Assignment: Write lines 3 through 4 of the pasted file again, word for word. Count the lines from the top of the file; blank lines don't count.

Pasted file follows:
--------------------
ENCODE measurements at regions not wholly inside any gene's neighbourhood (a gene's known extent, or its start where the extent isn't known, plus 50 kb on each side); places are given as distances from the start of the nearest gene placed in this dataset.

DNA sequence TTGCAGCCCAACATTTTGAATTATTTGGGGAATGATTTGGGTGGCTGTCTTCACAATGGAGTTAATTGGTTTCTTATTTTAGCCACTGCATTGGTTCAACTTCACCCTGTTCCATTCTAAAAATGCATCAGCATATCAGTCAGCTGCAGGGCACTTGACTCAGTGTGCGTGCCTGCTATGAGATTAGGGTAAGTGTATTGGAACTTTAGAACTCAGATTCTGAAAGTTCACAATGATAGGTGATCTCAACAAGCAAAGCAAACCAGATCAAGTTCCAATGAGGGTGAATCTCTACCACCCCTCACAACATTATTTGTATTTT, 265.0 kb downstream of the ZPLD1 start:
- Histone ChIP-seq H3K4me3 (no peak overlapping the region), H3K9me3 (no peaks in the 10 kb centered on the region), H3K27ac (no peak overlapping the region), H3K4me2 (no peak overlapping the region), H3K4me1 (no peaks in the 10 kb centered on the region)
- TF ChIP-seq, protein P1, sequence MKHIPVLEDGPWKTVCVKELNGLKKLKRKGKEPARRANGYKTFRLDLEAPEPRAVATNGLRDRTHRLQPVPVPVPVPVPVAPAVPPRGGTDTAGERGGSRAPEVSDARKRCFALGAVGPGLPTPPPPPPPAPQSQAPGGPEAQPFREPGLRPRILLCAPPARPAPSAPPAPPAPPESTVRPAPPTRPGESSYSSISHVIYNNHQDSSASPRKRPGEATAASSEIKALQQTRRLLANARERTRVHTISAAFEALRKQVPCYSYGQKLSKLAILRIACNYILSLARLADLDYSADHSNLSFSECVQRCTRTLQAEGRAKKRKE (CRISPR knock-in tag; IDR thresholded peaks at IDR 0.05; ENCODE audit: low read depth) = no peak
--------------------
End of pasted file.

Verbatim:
- Histone ChIP-seq H3K4me3 (no peak overlapping the region), H3K9me3 (no peaks in the 10 kb centered on the region), H3K27ac (no peak overlapping the region), H3K4me2 (no peak overlapping the region), H3K4me1 (no peaks in the 10 kb centered on the region)
- TF ChIP-seq, protein P1, sequence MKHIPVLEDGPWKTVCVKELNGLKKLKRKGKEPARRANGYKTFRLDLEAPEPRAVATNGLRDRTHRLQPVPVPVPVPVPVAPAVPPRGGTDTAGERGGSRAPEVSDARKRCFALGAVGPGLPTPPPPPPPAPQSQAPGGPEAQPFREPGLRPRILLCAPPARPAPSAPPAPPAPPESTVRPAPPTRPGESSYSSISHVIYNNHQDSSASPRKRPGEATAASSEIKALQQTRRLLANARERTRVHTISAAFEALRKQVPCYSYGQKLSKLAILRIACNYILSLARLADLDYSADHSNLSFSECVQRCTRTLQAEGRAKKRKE (CRISPR knock-in tag; IDR thresholded peaks at IDR 0.05; ENCODE audit: low read depth) = no peak